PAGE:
Neurologic/Head and Neck Imaging

Structure of the Medullary Veins of the Cerebral Hemisphere and Related Disorders

Published Online:

Understanding the anatomic structure of medullary veins in the cerebral hemisphere may be helpful in the interpretation of brain images of disorders in which the medullary veins play a major role in disease development.

Deep medullary veins drain into subependymal veins with four convergence zones and show parallel distribution patterns adjacent to the body or inferior horn and a radial pattern in the frontal horn or trigon of the lateral ventricle. As white matter imaging develops such as diffusion tensor imaging or susceptibility-weighted imaging, requirements for understanding of white matter structures are increasing, not only for understanding of neuronal tracts but also for that of other structures including the fine anatomy of white matter vessels. Some disorders are related to deep medullary veins and show characteristic distributions of the lesions indicating the relationship to the medullary veins. When lesions show a parallel or radial distribution pattern in the certebral deep white matter, disorders related to deep medullary veins should be considered for differential diagnosis. In this review, we discuss disorders related to deep medullary veins, including (a) anomalies of the medullary veins, (b) hemorrhagic disorders related to the medullary veins (diffuse vascular injury due to high-energy trauma, deep medullary vein engorgement/thrombosis in neonates), (c) inflammatory changes that spread along the medullary veins, (d) neoplasms within the medullary veins, and (e) metabolic changes that lead to altered visualization of medullary veins. Understanding the anatomic structure of medullary veins in the cerebral hemisphere and becoming familiar with disorders in which the medullary veins play a major role in disease development may be helpful in the interpretation of brain images.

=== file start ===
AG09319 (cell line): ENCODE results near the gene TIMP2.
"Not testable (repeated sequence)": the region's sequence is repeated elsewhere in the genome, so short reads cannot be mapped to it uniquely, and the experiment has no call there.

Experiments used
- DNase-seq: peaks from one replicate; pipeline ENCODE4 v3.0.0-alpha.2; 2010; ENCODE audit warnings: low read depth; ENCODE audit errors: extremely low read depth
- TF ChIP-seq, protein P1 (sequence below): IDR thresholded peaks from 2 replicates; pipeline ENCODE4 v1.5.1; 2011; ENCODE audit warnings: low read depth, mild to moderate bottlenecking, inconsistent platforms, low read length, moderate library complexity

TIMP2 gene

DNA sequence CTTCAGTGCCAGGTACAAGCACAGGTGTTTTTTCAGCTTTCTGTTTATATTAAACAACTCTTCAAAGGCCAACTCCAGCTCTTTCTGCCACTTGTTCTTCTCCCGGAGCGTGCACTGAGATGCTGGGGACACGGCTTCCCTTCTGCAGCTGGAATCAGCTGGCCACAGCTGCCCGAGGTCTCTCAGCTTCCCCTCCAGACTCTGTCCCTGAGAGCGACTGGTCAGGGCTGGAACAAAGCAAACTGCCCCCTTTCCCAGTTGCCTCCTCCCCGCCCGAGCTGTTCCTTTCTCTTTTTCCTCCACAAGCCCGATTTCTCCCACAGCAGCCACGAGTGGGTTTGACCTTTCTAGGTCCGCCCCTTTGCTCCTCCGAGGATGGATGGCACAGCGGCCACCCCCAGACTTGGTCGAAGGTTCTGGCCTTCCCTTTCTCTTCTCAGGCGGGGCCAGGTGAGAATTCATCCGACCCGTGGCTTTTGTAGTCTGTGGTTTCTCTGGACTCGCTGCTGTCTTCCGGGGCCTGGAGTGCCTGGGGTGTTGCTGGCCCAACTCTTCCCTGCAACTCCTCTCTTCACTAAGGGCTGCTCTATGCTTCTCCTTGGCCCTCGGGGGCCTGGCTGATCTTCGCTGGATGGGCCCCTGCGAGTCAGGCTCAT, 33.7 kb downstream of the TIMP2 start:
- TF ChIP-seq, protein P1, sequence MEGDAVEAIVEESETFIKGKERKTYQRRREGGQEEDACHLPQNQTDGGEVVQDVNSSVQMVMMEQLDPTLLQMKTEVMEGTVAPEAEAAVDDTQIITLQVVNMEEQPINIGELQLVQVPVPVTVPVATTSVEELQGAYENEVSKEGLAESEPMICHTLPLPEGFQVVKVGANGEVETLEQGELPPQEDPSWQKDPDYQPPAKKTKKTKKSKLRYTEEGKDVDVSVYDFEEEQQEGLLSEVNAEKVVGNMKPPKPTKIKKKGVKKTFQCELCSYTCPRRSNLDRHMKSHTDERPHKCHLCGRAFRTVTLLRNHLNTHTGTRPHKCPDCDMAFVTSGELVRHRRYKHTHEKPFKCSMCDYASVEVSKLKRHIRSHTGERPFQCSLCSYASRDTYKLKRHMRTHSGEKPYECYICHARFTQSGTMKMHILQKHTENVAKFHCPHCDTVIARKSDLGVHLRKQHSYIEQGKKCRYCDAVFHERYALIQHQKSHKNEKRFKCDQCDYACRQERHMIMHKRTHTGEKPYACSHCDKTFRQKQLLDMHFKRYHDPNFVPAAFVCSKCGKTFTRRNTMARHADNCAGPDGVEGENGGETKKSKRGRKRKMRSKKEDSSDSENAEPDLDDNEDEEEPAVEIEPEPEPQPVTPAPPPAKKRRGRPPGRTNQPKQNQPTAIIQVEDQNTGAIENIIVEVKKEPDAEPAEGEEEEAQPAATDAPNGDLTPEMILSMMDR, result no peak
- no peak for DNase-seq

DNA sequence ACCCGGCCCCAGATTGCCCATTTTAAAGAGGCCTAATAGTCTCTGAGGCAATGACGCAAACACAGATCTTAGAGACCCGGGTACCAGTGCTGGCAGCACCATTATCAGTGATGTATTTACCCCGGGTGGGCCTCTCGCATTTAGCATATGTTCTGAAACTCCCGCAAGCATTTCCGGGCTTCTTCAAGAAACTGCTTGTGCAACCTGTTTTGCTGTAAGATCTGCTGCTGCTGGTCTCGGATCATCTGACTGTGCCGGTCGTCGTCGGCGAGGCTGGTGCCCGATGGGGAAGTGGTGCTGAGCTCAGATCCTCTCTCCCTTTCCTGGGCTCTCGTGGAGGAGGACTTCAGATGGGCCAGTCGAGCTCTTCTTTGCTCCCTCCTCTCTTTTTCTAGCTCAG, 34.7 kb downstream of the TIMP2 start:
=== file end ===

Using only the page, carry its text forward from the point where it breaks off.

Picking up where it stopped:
©RSNA, 2017


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Article History

Received: Mar 28 2016
Revision requested: June 7 2016
Revision received: June 27 2016
Accepted: July 13 2016
Published online: Jan 11 2017
Published in print: Jan 2017